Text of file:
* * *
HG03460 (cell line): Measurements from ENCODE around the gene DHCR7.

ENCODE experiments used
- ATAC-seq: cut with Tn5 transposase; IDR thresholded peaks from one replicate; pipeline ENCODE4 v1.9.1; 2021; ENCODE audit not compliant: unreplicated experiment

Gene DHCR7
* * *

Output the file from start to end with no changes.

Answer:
HG03460 (cell line): Measurements from ENCODE around the gene DHCR7.

ENCODE experiments used
- ATAC-seq: cut with Tn5 transposase; IDR thresholded peaks from one replicate; pipeline ENCODE4 v1.9.1; 2021; ENCODE audit not compliant: unreplicated experiment

Gene DHCR7